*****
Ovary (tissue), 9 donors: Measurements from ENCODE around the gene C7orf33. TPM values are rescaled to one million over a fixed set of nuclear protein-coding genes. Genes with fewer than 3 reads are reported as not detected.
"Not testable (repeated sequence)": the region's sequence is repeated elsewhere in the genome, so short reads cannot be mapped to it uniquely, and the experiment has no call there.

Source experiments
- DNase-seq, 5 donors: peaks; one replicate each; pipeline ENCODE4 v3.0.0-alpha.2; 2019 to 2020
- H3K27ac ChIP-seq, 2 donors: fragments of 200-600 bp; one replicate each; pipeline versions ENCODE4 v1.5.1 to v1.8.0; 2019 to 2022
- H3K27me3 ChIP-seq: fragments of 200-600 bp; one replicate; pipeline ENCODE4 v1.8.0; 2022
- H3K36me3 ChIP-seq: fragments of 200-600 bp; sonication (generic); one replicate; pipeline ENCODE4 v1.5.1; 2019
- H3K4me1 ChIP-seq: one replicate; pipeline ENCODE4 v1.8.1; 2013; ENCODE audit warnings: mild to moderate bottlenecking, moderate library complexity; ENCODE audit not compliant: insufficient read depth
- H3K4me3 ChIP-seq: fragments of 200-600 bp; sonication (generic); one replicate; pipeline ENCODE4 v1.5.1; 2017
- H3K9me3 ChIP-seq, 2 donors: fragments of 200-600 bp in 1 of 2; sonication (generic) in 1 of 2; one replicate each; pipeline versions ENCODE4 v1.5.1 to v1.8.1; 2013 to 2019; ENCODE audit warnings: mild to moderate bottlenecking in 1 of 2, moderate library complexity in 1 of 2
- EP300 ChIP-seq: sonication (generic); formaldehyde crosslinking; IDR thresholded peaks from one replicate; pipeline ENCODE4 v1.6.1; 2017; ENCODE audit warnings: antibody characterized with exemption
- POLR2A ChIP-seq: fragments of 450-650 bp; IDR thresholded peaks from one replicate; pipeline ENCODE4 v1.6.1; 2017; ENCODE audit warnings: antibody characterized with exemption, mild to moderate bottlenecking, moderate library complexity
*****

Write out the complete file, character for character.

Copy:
Ovary (tissue), 9 donors: Measurements from ENCODE around the gene C7orf33. TPM values are rescaled to one million over a fixed set of nuclear protein-coding genes. Genes with fewer than 3 reads are reported as not detected.
"Not testable (repeated sequence)": the region's sequence is repeated elsewhere in the genome, so short reads cannot be mapped to it uniquely, and the experiment has no call there.

Source experiments
- DNase-seq, 5 donors: peaks; one replicate each; pipeline ENCODE4 v3.0.0-alpha.2; 2019 to 2020
- H3K27ac ChIP-seq, 2 donors: fragments of 200-600 bp; one replicate each; pipeline versions ENCODE4 v1.5.1 to v1.8.0; 2019 to 2022
- H3K27me3 ChIP-seq: fragments of 200-600 bp; one replicate; pipeline ENCODE4 v1.8.0; 2022
- H3K36me3 ChIP-seq: fragments of 200-600 bp; sonication (generic); one replicate; pipeline ENCODE4 v1.5.1; 2019
- H3K4me1 ChIP-seq: one replicate; pipeline ENCODE4 v1.8.1; 2013; ENCODE audit warnings: mild to moderate bottlenecking, moderate library complexity; ENCODE audit not compliant: insufficient read depth
- H3K4me3 ChIP-seq: fragments of 200-600 bp; sonication (generic); one replicate; pipeline ENCODE4 v1.5.1; 2017
- H3K9me3 ChIP-seq, 2 donors: fragments of 200-600 bp in 1 of 2; sonication (generic) in 1 of 2; one replicate each; pipeline versions ENCODE4 v1.5.1 to v1.8.1; 2013 to 2019; ENCODE audit warnings: mild to moderate bottlenecking in 1 of 2, moderate library complexity in 1 of 2
- EP300 ChIP-seq: sonication (generic); formaldehyde crosslinking; IDR thresholded peaks from one replicate; pipeline ENCODE4 v1.6.1; 2017; ENCODE audit warnings: antibody characterized with exemption
- POLR2A ChIP-seq: fragments of 450-650 bp; IDR thresholded peaks from one replicate; pipeline ENCODE4 v1.6.1; 2017; ENCODE audit warnings: antibody characterized with exemption, mild to moderate bottlenecking, moderate library complexity